Acne Marks vs Acne Scars
Although many people use the terms acne scars and acne marks interchangeably, they are actually quite different. Acne marks are more likely to fade away with time, unlike their acne scar counterparts. Marks present with a dark color while laying flat across the surface of the skin.
Conversely, scars are mostly colorless and are indented in their appearance. True acne marks fade away in about three to six months, while scars will need professional treatment. Although scars are often less noticeable than marks because of their colorless presentation, it is easier to hide or minimize the appearance of an acne mark using concealer.
Best Products for Fading Acne Scars and Dark Spots
1. Paula’s Choice SKIN PERFECTING 8% AHA Gel
Best for: fading hyperpigmentation and dark spots
This leave-on exfoliant works hard to slough away dead cells and regenerate the skin. The concentration of eight percent glycolic acid can even out the tone that is negatively affected by post-inflammatory hyperpigmentation and other issues related to discoloration. The plant extracts and antioxidants work together to firm up the skin and give off a brighter glow.
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2. Prosper Beauty Dermaroll
Best for: pitted acne scars
This five-piece microneedle kit is engineered for use on pitted acne scars. The unique design consists of 600 titanium microneedles that operate to smooth out the skin and diminish the appearance of acne scars. The kit comes complete with three roller heads and a storage case.
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3. Mad Hippie Vitamin C Serum
This innovative vitamin C serum is formulated with a concentration of 15 percent L-ascorbic acid designed to reduce the appearance of fine lines, wrinkles, and acne scarring. Although this is certainly no miracle cure, this premium product may help to improve the overall tone and firmness of the skin. Because it remains active for at least 72 hours once applied to the skin, you can feel confident knowing that the product is providing long-lasting protection.
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4. Murad Rapid Age Spot and Pigment Lightening Serum
Best for: hyperpigmentation and dark spots
Formulated to lessen the visibility of dark acne scars, this product features two percent hydroquinone and glycolic acid. This treatment works to fight hyperpigmentation while brightening the overall tone of the skin. Additionally, use a qualify, broad-spectrum sunscreen with this product.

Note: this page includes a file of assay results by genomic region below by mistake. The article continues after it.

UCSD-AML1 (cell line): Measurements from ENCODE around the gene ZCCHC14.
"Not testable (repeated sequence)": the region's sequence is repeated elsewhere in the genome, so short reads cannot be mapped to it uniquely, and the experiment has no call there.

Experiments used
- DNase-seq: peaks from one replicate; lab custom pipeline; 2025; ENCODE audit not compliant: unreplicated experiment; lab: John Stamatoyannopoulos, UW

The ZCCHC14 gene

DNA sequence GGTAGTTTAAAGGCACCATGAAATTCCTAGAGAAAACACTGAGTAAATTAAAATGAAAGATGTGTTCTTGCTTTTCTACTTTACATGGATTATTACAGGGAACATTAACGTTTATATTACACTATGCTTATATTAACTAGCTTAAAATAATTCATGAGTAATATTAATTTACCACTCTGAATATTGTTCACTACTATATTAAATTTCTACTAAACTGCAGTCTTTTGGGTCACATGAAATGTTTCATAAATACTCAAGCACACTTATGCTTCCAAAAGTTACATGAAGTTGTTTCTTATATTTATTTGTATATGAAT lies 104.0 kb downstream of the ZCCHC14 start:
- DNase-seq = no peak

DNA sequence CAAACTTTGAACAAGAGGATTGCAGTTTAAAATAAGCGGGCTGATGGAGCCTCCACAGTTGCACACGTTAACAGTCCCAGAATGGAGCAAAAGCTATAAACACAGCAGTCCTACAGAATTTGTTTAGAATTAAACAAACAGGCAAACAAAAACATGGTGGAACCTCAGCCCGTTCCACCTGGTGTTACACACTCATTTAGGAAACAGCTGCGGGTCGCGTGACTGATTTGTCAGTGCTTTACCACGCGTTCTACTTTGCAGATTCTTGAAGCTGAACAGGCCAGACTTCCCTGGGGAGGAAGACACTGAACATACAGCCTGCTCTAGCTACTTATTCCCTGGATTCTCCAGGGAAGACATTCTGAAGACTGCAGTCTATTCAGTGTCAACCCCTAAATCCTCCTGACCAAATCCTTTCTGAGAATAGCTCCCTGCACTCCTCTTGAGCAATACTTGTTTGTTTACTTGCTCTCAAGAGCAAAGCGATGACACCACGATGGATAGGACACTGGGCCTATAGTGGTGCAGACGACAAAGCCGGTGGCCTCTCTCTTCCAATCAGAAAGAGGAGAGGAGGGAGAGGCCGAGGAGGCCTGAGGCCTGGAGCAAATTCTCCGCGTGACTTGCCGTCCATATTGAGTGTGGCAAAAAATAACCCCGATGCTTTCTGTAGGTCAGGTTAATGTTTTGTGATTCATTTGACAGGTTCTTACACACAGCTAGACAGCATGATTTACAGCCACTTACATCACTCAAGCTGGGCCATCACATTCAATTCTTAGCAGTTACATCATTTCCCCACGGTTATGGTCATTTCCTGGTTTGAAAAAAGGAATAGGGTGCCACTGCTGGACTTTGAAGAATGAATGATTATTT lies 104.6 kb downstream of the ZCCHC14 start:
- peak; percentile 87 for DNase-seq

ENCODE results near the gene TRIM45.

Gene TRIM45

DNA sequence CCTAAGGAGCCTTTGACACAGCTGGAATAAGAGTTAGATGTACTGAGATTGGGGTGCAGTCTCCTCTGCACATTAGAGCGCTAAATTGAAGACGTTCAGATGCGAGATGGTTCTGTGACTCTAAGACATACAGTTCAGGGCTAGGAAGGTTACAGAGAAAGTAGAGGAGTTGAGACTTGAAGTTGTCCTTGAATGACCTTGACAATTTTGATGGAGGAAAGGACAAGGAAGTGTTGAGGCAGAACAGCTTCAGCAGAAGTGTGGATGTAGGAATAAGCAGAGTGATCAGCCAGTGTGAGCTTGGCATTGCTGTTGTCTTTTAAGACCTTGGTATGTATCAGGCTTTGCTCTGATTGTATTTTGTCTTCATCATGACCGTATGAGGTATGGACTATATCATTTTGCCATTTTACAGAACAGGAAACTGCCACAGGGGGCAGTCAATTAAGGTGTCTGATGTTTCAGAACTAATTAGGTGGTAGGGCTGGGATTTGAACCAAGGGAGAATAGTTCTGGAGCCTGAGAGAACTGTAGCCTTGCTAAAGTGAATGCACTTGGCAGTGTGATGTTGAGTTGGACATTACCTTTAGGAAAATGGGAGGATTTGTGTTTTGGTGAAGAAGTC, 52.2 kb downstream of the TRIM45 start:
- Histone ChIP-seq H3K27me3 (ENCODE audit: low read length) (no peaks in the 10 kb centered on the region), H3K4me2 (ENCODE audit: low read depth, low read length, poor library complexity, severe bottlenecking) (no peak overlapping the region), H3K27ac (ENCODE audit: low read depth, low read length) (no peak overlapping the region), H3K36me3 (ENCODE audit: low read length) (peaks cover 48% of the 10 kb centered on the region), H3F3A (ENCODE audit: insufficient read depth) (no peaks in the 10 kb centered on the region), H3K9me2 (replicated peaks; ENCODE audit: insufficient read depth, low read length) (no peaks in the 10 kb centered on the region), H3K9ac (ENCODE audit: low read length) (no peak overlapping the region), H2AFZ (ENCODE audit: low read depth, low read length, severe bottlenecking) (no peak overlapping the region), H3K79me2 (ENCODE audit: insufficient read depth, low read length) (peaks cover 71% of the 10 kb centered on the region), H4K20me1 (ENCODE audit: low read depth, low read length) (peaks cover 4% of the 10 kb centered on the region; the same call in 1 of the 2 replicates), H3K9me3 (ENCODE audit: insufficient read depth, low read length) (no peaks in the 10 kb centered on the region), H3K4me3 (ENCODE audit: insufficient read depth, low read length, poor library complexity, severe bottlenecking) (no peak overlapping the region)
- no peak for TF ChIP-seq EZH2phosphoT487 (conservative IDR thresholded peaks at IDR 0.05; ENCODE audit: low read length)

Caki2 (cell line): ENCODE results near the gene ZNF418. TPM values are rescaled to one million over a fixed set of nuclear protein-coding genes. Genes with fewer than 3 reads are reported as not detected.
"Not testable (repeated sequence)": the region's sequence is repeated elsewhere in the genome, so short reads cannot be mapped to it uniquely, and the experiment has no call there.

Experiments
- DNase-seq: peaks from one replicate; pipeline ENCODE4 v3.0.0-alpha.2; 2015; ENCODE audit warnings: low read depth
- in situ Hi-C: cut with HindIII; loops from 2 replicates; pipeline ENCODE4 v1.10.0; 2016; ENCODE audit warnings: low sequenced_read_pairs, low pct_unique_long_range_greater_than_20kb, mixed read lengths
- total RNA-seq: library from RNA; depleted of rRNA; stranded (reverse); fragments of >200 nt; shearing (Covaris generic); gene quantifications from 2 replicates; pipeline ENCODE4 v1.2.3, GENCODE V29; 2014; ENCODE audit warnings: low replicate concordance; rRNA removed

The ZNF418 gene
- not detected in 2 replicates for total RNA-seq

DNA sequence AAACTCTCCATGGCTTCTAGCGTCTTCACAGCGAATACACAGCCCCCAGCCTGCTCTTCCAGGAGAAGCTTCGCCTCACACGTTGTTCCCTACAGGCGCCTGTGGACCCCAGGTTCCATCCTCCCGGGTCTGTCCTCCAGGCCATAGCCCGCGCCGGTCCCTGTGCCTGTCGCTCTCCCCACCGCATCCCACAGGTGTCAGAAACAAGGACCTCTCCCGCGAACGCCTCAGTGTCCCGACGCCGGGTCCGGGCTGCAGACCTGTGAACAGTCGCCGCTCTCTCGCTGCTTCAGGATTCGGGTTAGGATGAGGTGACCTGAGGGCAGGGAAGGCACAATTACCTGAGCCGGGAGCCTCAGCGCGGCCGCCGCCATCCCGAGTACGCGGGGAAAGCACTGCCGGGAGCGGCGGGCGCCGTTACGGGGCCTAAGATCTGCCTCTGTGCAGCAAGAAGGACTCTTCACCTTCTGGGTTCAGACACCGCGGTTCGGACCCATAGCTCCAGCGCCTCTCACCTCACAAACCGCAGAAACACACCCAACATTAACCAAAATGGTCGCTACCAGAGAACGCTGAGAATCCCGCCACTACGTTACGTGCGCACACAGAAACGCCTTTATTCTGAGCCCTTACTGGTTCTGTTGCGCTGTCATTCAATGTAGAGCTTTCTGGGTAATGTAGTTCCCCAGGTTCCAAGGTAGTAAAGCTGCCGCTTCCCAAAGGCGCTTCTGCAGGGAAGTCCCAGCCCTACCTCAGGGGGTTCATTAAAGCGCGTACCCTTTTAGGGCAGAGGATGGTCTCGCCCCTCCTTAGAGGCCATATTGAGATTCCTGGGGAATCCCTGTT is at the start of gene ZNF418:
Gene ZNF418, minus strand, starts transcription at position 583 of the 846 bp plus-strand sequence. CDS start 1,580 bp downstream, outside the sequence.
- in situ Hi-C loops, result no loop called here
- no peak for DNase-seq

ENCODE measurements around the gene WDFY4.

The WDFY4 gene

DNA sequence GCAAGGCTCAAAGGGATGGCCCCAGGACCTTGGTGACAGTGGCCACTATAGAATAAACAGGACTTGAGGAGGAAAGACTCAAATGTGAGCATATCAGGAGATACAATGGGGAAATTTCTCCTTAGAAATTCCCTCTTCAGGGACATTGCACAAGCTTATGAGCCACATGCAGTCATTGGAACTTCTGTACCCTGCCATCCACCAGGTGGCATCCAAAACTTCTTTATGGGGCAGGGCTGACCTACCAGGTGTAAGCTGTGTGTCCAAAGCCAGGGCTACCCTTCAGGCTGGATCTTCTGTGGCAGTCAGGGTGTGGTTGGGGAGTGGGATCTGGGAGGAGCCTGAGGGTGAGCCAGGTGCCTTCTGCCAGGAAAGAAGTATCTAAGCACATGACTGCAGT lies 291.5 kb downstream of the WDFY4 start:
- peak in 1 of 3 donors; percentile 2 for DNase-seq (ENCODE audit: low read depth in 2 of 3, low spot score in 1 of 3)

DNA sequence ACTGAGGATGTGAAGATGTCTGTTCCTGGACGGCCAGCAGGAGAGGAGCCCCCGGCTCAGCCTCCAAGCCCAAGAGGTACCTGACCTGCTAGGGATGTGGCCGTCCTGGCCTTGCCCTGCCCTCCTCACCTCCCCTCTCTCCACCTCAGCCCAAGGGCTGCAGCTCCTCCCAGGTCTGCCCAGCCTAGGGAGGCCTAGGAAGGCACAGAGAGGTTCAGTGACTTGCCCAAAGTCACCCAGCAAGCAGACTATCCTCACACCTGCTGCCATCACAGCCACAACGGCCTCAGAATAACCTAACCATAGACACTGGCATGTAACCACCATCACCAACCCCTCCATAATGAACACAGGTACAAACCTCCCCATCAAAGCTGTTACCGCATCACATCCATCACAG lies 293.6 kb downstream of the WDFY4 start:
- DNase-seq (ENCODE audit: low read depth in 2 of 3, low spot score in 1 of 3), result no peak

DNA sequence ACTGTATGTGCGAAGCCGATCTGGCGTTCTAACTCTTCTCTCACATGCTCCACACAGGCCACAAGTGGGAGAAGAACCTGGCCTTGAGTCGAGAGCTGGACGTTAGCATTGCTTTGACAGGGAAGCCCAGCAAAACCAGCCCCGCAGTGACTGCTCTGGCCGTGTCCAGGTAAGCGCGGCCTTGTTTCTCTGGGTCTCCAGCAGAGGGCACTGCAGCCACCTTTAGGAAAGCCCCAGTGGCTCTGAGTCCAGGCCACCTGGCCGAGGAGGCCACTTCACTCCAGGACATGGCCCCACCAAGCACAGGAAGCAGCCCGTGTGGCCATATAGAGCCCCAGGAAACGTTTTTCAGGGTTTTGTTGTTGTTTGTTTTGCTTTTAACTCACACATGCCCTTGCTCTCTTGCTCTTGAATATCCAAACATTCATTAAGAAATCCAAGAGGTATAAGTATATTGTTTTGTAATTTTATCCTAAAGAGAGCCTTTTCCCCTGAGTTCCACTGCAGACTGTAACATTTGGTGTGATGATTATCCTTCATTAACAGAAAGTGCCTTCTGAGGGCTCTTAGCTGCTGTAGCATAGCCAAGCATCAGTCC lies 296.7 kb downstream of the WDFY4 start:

*Note that although these products will help to speed up the natural fading process, professional treatments will deliver faster and more effective results.
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When to See a Dermatologist
Consult with a dermatologist if you have exhausted over the counter products. Or if your acne scars are affecting your self-confidence.
How long does it take for acne scars to fade with lemon juice?
Many people mistakenly believe that lemons can fade acne scars. Or that they are effective at reducing the appearance of post-inflammatory hyperpigmentation. However, lemons are not effective for acne scars. This is due to the irritating elements lemon’s high pH level. Instead, use a well-formulated and professional AHA product.
Can you get rid of red acne scars overnight?
There are no overnight miracles when it comes to skincare. Effective skincare requires patience and diligence in using quality products designed for specific purposes.
How long does it take for acne scars to fade with aloe vera?
Although aloe vera cannot rid the skin of most types of acne scars, the natural ingredient may prove helpful in reducing the appearance of post-inflammatory hyperpigmentation. The compound aloin is a depigmentation agent, meaning that it can lighten the skin.
How can you fade acne scars fast?
A dermatologist will help you to determine a course of treatment designed to provide the fastest results. Possible options include laser treatments, chemical peels, or microneedles.
Do acne scars go away over time?
Depending on the type and severity of the scar, some acne scars will go away. Others can be permanent unless you choose to seek professional treatment with a dermatologist. There are also various OTC products that will minimize the visible appearance of the scars.